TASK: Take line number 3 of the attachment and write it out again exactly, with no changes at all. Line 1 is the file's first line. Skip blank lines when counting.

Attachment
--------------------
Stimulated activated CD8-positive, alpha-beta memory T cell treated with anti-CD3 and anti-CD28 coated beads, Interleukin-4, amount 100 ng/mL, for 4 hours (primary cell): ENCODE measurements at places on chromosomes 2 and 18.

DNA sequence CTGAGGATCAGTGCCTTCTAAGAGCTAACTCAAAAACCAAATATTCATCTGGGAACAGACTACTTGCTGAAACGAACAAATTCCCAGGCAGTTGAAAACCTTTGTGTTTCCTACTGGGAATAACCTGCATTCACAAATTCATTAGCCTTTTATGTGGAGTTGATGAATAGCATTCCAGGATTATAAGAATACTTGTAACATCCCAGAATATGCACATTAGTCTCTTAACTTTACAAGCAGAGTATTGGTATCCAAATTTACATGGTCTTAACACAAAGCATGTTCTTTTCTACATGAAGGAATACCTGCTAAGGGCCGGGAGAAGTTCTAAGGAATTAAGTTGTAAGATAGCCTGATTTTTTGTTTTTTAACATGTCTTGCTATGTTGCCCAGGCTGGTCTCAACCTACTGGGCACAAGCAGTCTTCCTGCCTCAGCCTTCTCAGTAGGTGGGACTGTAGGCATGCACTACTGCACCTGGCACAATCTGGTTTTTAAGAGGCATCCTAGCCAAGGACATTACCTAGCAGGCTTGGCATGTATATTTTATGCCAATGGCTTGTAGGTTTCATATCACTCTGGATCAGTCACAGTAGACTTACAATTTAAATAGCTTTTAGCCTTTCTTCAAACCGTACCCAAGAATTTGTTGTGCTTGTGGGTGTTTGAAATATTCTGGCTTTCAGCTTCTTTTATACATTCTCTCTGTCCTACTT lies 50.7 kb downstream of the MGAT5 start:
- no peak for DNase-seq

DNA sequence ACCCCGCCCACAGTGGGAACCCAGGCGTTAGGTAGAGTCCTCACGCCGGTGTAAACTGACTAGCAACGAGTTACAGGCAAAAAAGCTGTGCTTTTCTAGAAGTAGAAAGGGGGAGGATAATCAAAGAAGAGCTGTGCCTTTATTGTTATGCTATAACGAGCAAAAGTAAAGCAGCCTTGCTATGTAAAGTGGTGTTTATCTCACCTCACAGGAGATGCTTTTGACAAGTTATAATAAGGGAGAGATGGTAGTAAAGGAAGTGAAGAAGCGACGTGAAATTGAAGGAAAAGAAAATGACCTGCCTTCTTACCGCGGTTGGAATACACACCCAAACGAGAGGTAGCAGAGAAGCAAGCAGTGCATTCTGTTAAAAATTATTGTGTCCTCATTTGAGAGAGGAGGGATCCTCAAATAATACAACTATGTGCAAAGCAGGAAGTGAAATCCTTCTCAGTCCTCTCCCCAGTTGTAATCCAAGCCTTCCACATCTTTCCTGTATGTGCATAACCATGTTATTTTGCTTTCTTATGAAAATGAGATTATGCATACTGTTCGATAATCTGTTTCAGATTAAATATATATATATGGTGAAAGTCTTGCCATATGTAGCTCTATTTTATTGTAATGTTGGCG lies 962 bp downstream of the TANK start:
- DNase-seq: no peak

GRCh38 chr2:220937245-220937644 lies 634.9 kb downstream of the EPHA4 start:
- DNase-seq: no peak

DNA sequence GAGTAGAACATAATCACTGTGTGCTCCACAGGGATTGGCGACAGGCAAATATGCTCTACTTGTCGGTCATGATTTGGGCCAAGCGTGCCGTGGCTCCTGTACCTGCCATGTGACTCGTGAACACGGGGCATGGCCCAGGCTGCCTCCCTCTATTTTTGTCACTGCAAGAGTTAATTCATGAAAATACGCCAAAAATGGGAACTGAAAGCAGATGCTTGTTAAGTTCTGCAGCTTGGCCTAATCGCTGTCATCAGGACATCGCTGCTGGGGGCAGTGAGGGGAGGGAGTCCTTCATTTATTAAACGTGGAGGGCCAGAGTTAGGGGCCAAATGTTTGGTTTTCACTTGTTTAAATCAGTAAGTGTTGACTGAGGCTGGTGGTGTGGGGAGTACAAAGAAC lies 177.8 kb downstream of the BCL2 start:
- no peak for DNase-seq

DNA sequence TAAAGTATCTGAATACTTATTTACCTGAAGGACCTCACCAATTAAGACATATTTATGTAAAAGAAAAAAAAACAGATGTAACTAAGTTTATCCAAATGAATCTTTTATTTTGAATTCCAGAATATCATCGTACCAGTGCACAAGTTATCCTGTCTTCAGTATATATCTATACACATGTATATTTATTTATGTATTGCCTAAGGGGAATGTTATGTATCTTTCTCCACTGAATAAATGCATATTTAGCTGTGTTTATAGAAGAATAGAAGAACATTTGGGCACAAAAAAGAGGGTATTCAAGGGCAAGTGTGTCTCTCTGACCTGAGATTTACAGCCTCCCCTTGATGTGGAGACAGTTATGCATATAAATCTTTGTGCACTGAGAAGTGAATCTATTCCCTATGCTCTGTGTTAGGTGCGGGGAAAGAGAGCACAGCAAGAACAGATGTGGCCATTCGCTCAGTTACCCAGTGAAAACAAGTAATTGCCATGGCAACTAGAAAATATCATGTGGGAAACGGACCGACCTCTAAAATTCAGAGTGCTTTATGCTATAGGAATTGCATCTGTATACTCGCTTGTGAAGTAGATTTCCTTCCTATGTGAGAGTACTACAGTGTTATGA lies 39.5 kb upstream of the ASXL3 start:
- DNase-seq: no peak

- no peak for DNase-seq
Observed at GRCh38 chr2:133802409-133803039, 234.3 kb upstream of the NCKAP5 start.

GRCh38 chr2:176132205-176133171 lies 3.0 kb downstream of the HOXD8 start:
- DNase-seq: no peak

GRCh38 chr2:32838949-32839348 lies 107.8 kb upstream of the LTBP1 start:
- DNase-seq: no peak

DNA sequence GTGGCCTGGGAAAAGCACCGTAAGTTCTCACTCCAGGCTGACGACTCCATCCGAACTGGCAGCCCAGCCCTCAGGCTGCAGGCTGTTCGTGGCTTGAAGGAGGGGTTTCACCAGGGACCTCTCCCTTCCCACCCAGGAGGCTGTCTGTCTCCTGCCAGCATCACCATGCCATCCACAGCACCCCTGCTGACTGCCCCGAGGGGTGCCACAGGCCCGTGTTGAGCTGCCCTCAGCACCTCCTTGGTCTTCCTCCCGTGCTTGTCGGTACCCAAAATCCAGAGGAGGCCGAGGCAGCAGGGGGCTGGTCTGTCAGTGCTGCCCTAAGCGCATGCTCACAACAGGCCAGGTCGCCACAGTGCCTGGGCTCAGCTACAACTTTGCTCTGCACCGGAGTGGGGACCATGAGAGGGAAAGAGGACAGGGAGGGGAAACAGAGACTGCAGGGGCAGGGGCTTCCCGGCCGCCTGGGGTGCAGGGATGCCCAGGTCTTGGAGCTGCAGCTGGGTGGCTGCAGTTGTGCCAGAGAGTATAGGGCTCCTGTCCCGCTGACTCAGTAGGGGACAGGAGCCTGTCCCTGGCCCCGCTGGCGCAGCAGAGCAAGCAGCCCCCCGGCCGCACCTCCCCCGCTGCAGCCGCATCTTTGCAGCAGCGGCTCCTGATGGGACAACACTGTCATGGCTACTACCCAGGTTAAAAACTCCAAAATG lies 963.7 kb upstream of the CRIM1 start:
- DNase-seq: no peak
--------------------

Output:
- no peak for DNase-seq